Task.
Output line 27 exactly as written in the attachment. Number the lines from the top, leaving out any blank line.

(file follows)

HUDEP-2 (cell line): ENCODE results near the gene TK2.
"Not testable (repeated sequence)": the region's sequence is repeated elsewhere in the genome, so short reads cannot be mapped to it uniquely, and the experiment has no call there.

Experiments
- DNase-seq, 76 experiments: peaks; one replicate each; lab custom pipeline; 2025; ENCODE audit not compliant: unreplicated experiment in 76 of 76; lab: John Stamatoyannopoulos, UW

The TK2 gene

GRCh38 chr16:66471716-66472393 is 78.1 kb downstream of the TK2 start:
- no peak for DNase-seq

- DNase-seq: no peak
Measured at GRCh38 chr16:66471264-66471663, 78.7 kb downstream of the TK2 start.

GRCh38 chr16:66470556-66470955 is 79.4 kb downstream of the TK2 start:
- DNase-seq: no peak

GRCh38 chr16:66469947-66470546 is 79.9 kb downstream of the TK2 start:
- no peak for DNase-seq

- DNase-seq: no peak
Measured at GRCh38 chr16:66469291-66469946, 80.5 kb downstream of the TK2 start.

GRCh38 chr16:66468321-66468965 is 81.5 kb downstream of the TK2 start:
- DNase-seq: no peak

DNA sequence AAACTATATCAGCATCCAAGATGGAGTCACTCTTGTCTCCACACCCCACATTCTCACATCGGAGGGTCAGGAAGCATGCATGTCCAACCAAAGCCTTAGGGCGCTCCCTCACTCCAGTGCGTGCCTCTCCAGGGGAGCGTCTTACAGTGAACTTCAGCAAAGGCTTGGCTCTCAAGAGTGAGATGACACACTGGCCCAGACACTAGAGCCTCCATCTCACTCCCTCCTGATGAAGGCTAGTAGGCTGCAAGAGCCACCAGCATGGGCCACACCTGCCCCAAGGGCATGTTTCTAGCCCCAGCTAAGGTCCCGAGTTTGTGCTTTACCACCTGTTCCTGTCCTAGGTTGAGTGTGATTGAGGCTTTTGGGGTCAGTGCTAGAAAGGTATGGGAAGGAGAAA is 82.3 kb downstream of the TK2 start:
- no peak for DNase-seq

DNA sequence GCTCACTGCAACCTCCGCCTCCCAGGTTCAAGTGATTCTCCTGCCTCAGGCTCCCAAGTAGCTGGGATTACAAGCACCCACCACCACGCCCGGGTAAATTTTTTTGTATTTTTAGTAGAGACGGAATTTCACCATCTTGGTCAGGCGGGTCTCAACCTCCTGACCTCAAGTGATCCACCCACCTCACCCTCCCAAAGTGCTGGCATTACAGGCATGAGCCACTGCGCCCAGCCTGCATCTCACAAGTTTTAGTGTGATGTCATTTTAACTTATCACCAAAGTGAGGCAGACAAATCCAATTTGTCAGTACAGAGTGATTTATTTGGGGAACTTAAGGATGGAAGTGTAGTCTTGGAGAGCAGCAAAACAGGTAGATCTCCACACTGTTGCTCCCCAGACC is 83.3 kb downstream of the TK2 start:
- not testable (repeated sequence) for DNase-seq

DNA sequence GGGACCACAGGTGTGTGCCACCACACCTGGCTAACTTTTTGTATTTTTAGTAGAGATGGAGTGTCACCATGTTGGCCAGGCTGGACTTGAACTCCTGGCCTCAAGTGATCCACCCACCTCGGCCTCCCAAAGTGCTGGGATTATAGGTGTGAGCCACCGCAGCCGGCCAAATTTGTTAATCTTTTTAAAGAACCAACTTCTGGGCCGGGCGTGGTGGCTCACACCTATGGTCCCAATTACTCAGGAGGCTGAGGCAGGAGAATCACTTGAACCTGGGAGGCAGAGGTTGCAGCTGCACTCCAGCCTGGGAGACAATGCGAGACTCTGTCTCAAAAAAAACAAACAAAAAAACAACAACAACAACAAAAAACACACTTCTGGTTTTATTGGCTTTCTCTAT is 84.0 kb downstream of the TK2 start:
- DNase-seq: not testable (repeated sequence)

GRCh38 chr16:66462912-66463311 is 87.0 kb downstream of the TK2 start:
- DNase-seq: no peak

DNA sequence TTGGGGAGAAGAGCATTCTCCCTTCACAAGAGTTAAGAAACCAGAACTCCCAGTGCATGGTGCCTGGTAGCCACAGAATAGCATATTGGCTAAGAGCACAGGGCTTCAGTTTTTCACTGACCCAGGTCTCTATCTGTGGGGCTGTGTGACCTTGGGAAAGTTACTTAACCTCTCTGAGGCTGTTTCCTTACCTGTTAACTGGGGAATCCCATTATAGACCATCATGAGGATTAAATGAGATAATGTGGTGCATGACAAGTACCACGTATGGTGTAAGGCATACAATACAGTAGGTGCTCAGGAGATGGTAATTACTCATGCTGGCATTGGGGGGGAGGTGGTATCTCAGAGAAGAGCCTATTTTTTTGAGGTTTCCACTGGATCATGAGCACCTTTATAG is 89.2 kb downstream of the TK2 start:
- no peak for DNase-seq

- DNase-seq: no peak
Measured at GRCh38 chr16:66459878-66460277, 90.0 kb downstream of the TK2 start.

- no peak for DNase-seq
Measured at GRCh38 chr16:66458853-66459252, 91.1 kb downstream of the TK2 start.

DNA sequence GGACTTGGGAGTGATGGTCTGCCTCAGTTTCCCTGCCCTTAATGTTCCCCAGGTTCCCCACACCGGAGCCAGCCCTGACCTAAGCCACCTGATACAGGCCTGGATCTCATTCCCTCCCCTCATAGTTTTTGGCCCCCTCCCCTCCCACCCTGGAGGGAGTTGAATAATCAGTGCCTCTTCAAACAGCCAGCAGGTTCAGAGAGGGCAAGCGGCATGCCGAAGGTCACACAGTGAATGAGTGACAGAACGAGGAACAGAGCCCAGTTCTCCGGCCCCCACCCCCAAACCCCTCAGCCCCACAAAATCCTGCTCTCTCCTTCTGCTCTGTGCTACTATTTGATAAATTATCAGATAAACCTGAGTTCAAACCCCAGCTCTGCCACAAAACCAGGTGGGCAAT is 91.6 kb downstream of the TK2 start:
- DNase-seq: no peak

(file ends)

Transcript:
- no peak for DNase-seq